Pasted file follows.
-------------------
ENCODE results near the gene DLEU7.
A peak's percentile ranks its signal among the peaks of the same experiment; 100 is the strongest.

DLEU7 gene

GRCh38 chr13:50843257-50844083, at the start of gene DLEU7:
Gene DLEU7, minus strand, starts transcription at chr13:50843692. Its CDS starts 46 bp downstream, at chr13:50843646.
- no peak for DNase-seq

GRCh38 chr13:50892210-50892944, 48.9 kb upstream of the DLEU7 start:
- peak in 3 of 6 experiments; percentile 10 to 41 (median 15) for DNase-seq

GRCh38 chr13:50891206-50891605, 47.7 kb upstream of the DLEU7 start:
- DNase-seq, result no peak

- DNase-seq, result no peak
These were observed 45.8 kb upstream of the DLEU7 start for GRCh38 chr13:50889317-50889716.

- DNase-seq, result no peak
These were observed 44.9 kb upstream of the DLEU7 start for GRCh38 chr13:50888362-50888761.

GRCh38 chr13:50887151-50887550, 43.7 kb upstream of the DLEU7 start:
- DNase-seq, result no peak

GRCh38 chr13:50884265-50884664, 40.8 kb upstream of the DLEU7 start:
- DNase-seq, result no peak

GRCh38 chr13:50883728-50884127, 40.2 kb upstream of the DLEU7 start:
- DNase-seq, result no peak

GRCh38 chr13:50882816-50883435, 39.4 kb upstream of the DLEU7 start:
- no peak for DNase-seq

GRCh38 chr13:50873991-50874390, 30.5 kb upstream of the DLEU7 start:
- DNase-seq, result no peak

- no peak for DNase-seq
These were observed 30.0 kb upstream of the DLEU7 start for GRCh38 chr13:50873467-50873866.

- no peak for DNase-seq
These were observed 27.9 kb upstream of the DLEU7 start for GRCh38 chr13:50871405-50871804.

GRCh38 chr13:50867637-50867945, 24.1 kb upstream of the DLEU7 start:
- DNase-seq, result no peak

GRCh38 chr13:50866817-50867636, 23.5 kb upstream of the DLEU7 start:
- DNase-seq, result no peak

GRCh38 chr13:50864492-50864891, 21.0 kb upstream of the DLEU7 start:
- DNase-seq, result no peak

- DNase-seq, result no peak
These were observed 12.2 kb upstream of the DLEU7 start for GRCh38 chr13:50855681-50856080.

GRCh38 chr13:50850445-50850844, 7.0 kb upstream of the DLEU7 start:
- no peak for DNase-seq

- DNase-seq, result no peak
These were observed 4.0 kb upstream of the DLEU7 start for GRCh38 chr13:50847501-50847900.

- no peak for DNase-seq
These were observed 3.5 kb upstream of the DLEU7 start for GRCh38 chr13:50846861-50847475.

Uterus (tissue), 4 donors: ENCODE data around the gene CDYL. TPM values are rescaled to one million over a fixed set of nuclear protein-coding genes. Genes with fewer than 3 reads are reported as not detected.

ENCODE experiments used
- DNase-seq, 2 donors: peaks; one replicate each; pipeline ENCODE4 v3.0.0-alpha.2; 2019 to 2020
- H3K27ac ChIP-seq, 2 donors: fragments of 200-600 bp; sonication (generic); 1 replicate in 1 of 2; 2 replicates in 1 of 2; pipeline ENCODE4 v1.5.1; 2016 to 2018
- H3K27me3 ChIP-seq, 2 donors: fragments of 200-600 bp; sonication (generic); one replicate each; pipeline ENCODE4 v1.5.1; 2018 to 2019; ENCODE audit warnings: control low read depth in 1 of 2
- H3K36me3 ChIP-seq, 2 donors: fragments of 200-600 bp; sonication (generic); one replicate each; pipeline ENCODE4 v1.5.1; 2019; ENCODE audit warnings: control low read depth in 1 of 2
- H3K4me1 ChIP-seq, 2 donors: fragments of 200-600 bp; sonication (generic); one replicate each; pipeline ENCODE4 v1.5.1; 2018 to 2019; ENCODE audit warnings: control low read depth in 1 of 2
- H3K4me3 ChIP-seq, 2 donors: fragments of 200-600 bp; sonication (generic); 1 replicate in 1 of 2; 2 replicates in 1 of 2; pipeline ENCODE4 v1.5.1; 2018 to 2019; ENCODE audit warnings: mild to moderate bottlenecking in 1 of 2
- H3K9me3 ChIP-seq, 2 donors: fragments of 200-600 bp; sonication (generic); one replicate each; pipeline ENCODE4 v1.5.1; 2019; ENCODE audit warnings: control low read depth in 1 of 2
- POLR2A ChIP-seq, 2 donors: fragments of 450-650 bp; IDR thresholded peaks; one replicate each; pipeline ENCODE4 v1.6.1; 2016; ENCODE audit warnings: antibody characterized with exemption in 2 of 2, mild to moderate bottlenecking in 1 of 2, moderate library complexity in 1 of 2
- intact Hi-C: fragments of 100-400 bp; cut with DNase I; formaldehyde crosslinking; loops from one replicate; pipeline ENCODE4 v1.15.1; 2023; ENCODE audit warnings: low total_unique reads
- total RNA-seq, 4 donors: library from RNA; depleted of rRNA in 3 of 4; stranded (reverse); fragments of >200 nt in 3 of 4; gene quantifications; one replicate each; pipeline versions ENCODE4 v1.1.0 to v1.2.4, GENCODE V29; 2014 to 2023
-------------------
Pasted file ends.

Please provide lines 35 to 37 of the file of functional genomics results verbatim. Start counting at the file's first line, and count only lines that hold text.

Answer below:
- DNase-seq, result no peak
These were observed 12.2 kb upstream of the DLEU7 start for GRCh38 chr13:50855681-50856080.

GRCh38 chr13:50850445-50850844, 7.0 kb upstream of the DLEU7 start: